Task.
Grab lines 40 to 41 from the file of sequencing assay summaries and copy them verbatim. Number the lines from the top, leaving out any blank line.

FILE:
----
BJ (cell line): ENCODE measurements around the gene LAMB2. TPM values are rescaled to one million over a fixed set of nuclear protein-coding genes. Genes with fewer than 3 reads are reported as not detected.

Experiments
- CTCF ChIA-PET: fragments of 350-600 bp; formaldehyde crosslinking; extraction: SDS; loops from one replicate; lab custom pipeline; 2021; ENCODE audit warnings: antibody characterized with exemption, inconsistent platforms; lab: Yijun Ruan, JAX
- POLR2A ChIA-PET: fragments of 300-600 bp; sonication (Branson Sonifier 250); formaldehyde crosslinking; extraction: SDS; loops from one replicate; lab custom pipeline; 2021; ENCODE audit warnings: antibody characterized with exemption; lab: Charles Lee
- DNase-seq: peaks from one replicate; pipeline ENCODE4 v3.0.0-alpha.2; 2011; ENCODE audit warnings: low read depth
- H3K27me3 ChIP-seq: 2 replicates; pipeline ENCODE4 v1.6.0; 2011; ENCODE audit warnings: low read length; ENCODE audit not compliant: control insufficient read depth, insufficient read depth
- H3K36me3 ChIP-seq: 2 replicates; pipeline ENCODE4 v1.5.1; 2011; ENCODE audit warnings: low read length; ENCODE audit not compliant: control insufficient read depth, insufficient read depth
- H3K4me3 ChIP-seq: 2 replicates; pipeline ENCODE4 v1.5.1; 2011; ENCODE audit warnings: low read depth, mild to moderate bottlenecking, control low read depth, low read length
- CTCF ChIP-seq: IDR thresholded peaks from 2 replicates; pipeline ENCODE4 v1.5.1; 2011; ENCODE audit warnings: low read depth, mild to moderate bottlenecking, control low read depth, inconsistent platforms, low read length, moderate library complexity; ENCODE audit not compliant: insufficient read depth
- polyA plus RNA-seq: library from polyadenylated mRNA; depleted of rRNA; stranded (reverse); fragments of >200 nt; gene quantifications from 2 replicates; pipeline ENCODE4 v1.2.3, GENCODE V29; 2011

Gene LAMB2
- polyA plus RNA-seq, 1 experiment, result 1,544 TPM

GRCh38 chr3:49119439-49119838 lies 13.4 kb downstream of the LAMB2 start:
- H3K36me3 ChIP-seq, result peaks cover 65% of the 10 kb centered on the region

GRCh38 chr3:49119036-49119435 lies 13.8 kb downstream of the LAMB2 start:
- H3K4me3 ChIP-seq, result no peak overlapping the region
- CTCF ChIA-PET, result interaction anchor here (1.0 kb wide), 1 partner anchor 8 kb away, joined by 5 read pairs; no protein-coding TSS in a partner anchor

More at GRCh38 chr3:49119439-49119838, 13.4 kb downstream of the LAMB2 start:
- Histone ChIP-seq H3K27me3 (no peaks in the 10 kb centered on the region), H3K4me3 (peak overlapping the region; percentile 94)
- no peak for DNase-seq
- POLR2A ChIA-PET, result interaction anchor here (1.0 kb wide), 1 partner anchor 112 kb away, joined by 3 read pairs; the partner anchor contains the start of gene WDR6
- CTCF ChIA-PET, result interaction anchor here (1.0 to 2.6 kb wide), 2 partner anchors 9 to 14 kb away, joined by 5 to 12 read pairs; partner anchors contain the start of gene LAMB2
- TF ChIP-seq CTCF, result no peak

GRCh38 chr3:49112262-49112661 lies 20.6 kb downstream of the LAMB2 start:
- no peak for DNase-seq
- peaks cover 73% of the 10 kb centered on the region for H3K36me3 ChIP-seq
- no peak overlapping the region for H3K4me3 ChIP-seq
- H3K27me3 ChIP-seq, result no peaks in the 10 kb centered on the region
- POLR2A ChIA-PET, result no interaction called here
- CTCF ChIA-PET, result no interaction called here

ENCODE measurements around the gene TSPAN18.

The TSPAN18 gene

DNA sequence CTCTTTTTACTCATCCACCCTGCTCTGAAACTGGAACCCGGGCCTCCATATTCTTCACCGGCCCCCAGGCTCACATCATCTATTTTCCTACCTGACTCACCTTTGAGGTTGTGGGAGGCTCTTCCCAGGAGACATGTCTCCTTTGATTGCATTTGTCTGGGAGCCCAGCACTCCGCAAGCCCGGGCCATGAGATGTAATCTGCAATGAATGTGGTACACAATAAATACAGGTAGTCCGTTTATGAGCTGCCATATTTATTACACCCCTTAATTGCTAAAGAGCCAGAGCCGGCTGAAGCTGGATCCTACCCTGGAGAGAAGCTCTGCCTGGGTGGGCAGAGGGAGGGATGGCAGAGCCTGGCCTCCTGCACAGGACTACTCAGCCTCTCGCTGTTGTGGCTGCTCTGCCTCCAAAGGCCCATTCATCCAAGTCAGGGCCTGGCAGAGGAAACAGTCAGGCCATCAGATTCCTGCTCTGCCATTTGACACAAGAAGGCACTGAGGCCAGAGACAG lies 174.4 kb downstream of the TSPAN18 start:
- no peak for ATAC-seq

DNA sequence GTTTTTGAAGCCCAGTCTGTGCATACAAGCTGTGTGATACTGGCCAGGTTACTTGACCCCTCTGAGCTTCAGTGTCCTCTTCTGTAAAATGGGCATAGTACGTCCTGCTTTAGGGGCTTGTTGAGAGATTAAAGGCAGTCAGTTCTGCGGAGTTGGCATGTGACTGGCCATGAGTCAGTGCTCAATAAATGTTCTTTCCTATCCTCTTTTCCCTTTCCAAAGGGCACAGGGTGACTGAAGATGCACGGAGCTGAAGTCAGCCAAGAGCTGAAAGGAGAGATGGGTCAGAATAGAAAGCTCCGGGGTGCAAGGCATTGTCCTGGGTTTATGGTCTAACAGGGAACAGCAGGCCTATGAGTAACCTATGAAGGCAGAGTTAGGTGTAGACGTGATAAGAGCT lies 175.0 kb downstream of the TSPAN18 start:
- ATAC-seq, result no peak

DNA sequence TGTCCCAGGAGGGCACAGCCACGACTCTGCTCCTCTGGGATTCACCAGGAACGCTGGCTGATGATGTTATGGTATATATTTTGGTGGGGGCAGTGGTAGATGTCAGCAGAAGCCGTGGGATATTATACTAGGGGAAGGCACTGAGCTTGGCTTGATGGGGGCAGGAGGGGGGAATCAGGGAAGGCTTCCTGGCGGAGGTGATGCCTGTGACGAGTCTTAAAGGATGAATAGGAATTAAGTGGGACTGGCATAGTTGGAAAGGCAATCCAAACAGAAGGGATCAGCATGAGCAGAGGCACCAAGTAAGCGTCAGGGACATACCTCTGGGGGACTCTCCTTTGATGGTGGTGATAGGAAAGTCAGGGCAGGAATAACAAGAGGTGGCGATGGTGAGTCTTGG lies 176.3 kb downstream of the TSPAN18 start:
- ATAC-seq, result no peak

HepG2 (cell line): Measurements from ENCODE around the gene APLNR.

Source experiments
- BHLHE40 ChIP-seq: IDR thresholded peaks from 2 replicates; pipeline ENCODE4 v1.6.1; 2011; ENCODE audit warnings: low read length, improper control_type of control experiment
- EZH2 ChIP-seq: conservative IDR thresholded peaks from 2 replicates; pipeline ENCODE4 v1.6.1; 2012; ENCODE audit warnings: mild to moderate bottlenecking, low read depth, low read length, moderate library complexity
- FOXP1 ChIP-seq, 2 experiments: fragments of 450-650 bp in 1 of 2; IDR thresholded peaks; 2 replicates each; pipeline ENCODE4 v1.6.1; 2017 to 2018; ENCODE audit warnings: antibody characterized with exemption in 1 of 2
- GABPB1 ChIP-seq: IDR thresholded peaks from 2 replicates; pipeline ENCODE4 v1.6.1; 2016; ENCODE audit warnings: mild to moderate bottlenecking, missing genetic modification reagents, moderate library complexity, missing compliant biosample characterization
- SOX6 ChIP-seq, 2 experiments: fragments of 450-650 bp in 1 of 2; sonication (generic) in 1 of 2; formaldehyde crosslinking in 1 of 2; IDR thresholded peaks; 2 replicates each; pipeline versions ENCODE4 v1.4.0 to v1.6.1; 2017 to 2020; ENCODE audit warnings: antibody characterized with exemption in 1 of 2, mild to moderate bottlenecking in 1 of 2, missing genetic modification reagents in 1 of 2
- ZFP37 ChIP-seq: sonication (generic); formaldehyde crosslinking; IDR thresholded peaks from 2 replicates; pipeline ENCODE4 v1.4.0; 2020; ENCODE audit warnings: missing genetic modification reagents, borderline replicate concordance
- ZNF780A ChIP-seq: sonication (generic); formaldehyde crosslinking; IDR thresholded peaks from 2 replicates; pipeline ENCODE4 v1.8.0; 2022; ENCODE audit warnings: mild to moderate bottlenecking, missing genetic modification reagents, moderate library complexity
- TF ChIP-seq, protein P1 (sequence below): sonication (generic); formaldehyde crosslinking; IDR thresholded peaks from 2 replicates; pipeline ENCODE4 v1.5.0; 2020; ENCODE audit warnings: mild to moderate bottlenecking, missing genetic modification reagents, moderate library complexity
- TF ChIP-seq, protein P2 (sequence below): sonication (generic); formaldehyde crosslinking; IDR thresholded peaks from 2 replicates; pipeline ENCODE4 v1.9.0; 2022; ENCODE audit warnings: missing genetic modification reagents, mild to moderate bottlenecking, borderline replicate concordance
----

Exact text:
Source experiments
- BHLHE40 ChIP-seq: IDR thresholded peaks from 2 replicates; pipeline ENCODE4 v1.6.1; 2011; ENCODE audit warnings: low read length, improper control_type of control experiment